While I have thought of her as physically probably a demi character dancer, others might say soubrette, upon consideration that probably has more to do with her petite size than with her physical style, natural facility and execution. The McBride and a large part of Merrill Ashley's repertory is probably within her range. Her size will remain something of a contradiction, however. I did not see her Swanhildas at Saratoga but I would most certainly love to see that and that is the role with the greatest physical range in type I know (demi character in Acts I and II, classique and Paris Opera grand in style in Act III) something which I'm now recognizing she is quite unique in possessing.

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Something more in terms of her employment and interpretive qualities, in addition to the NYCB repertory addressed above --

Which is that Fairchild has a Fee (pronouce Fay) quality -- something Robert LaFosse showed us last year when he made that "Land of Nod" Ballet on her. A quality which is a little other worldly, a little Peter Pan-Like, and which I thought she allowed to be glimpsed at moments in her Sugarplum on Saturday.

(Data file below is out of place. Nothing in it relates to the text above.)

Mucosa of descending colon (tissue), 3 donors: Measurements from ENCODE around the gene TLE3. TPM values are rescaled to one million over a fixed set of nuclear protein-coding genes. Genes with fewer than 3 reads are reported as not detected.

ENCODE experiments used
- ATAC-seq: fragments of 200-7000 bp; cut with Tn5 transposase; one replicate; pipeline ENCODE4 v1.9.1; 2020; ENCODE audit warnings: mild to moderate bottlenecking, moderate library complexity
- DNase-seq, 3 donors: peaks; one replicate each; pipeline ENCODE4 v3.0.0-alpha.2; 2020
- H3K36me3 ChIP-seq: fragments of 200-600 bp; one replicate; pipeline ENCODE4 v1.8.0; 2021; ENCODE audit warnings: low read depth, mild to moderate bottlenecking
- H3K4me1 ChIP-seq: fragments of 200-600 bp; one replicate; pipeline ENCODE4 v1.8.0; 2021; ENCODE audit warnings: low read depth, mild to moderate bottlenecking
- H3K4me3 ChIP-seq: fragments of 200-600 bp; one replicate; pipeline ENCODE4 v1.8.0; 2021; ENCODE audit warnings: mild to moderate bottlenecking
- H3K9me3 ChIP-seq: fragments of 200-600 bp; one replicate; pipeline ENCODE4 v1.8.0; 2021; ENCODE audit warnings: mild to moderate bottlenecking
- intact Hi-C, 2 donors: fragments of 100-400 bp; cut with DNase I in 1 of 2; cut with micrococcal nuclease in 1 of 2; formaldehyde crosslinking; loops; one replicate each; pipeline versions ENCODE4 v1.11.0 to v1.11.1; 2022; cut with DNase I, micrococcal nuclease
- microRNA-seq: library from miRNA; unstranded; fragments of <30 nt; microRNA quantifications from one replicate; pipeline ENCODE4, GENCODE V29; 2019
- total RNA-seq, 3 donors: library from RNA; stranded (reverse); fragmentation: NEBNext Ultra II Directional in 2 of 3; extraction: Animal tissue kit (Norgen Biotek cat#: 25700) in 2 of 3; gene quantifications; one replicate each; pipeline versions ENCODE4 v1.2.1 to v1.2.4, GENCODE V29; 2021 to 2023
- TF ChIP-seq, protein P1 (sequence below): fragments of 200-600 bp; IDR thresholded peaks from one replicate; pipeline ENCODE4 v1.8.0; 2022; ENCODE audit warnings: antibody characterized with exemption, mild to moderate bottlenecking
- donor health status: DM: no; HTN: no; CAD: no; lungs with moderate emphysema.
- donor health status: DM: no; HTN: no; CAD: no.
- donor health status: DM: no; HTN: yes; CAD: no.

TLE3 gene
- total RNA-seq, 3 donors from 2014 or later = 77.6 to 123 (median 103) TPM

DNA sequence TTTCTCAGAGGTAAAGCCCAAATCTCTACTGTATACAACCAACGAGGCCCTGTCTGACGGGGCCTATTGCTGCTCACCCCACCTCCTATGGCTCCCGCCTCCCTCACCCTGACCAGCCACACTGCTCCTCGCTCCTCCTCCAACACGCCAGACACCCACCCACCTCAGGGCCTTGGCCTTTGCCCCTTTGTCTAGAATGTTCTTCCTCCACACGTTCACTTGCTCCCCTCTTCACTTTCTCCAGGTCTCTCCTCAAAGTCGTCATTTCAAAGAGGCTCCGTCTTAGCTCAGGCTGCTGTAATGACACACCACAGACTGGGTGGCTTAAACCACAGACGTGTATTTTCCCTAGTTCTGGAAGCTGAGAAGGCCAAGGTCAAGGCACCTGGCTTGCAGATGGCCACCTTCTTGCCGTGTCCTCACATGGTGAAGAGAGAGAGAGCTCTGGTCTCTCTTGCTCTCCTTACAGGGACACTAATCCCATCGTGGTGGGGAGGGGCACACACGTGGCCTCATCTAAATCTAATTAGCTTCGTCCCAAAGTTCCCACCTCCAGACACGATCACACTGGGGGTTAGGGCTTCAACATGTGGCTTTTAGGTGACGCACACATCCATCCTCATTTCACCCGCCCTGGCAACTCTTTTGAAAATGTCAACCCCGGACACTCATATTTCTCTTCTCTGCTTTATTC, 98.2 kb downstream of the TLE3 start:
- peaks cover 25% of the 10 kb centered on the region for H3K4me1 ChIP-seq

She's a Sylph, not an Effie. In her dramatic range she can convincingly be a Swan more than I can imagine her as, say, a Kitri or as one of the girls in Fancy Free. Which is why I say that she may have a Soubrette's size, but that the Soubrette is really not her most natural emploi.

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I haven't seen much of Fairchild, but I think Michael's comment about the "fee" quality matches what I have seen -- I think she has mystery, and she's one of the many NYCB dancers I hope to be able to watch grow up in that repertory :)

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I think standing room is only slightly less than the cheapest seat to discourage people from buying S.R. and then grabbing an empty seat. I suppose most people at the box office see that they can stand for $15 or sit for $17 (5th Ring) and probably figure they'd just as soon sit for the $2 difference.